Yet, despite the negative picture that Gregory of Tours painted of Cato, the narrative quickly shifted to portray Bishop Cautinus in an even worse light. Gregory wrote, “Once he had taken possession of his bishopric, Cautinus began to behave so badly that he was soon loathed by everybody” (History of the Franks, Book IV, section 11). The aforementioned woman who claimed that “Cautinus had committed every crime in the calendar” was apparently not far off in her assumption. Gregory of Tours, who lived in Clermont-Ferrand around that time, claimed that Cautinus was a greedy drunkard, who would use lawsuits, imprisonment and torture to seize land. In the worst example presented by Gregory, Bishop Cautinus reportedly tried (unsuccessfully) to bury alive a priest named Anastasius. The priest was said to have escaped and fled to the court of King Chlotar (r. 511-561), a senior king of the Franks. The king gave Anastasius protection, but Cautinus apparently faced no repercussions.
Despite these reported vices, Cautinus served as bishop of Clermont-Ferrand for around two decades. He outlived King Theudebald and King Chlotar, and lived well into the joint reigns of Chlotar’s sons. Curiously, Bishop Cautinus and his rival, Cato, met a poetic death in the same year. The two were both victims of a plague in 571 that ravaged Clermont, Lyons, Bourges, Chalon-sur-Saône and Dijon. Gregory of Tours claimed that Bishop Cautinus tried to flee from his plague-ridden bishopric, but died from the epidemic despite his efforts to escape. In contrast, Gregory of Tours wrote a glowing eulogy for Cato, who apparently had, by then, turned a new leaf. Gregory wrote, “It was then that the priest Cato died. Many fled from the plague, but Cato never moved from the city of Clermont, burying the dead and with great courage continuing to say Mass. This priest was a person of great humanity and devoted to the poor. He was a proud man, it is true, but what he did at this moment excused everything” (History of the Franks, Book IV, section 31).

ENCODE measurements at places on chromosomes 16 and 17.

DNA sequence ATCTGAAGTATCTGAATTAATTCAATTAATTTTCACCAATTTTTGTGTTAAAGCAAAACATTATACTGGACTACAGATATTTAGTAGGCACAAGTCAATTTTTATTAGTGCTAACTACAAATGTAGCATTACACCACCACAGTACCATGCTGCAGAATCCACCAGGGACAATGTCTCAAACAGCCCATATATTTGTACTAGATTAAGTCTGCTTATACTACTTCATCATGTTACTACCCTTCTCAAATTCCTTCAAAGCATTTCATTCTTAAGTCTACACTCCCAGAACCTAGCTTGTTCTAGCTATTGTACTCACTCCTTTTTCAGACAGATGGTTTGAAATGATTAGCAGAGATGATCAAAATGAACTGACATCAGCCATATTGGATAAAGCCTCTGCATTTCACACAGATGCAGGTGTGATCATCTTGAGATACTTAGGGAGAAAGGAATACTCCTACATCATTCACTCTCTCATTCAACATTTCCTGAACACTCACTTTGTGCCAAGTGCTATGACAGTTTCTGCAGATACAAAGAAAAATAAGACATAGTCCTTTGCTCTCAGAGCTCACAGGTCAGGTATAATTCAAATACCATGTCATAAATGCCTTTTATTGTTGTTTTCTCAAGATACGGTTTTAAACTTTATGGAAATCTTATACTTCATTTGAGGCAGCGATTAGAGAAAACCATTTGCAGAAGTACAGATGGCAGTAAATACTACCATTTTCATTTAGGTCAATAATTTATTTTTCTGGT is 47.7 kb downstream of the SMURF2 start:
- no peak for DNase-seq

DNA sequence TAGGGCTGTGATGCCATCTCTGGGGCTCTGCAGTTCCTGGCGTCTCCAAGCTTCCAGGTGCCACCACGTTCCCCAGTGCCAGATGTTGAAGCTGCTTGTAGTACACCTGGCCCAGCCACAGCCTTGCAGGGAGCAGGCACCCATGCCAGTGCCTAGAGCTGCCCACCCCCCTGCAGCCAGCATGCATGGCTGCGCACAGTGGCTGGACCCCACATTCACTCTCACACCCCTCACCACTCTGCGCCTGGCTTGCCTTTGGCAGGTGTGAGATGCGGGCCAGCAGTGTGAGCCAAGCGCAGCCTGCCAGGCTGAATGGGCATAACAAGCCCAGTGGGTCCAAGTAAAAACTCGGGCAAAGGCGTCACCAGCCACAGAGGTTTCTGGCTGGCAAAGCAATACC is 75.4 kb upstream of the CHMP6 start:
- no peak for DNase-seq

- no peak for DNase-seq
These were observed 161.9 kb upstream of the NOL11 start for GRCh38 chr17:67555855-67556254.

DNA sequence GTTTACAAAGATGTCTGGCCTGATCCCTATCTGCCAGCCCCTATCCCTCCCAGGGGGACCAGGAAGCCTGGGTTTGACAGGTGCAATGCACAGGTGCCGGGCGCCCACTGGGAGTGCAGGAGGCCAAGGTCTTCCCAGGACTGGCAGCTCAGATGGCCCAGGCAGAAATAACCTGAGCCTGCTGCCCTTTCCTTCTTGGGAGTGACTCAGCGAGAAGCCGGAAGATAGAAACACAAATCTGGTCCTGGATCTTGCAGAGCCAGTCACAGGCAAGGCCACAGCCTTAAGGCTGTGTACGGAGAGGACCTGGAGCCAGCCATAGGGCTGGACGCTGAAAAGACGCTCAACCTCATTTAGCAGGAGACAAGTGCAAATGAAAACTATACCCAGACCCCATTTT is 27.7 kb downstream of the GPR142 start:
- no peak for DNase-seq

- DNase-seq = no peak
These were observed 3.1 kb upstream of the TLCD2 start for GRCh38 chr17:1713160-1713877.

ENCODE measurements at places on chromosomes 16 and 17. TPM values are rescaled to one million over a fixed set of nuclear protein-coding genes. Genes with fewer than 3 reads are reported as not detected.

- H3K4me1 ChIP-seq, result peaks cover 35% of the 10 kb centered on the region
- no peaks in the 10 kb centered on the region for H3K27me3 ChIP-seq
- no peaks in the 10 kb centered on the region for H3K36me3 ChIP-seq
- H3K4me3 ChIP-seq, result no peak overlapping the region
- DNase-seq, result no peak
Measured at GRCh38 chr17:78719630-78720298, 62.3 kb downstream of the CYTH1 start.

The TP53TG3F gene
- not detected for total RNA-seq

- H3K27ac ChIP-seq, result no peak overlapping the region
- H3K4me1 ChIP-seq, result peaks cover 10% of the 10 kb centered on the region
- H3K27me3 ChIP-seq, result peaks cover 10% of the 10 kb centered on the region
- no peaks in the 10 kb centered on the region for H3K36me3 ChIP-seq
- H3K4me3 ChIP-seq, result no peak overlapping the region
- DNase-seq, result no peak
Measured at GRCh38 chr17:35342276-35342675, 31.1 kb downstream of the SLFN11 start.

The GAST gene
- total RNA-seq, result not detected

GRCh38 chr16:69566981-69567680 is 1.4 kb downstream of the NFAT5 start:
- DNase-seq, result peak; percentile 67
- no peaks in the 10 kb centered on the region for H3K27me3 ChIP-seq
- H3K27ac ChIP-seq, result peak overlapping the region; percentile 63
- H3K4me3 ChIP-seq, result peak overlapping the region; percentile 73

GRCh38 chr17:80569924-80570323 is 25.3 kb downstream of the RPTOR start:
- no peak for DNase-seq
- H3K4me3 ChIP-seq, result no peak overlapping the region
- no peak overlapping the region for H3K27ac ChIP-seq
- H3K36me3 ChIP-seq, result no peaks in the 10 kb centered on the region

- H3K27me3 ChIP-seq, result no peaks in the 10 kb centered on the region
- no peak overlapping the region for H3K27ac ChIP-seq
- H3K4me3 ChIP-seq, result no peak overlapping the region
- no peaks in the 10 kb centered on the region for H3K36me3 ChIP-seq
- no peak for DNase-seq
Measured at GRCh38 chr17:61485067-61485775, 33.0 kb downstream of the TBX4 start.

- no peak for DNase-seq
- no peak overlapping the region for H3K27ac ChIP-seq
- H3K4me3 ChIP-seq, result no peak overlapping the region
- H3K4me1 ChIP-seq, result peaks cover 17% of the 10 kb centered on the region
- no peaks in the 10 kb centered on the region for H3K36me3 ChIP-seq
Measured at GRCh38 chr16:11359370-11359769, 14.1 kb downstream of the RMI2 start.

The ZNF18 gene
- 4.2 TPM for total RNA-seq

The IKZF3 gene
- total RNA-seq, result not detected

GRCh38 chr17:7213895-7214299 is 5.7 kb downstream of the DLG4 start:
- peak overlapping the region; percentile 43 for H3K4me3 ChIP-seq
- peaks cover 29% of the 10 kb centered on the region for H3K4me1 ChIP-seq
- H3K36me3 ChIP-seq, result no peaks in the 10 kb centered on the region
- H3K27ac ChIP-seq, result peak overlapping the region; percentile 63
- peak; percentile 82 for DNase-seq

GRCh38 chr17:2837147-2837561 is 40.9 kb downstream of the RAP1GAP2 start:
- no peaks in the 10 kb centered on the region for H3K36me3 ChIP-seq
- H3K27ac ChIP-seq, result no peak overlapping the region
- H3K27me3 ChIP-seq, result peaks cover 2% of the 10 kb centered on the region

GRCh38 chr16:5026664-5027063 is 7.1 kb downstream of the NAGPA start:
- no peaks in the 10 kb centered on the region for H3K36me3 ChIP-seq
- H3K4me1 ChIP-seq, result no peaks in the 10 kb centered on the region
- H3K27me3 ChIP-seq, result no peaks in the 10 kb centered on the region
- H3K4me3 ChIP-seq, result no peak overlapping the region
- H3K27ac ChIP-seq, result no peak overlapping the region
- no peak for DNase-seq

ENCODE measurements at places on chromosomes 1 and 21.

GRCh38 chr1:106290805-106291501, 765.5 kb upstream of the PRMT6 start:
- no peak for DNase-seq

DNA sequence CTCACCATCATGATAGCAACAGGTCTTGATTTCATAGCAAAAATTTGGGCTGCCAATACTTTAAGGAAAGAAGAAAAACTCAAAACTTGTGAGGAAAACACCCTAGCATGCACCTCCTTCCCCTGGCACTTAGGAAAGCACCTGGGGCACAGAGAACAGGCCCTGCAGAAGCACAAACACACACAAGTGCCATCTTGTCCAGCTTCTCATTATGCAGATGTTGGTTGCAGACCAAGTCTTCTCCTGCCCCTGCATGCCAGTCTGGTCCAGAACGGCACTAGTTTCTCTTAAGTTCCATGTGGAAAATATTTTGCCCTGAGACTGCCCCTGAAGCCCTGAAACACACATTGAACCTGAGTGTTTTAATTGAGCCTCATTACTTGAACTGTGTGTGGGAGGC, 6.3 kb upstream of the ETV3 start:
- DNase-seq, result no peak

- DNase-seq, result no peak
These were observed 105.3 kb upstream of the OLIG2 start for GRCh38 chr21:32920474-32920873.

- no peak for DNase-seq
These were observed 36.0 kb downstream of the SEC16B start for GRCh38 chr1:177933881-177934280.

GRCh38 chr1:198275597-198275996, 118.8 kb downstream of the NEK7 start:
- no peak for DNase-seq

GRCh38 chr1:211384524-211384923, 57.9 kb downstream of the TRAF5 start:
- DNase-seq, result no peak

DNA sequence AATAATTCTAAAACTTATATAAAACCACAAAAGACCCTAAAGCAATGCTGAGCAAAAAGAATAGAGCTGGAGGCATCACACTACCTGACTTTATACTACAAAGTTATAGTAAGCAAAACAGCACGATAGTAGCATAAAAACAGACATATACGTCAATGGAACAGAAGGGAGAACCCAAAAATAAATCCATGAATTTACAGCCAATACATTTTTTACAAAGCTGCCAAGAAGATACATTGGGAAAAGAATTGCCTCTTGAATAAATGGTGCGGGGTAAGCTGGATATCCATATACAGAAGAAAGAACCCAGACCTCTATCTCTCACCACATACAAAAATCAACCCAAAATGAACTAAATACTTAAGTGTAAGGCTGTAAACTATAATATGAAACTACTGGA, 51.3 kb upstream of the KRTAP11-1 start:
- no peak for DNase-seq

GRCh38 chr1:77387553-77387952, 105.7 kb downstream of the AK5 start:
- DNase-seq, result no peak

Written by C. Keith Hansley
Picture Attribution: (Jan Hus at the council of Constance, painted by Václav Brožík (1851–1901), [Public Domain] via Creative Commons).
- The History of the Franks by Gregory of Tours, translated by Lewis Thorpe. New York: Penguin Classics, 1971.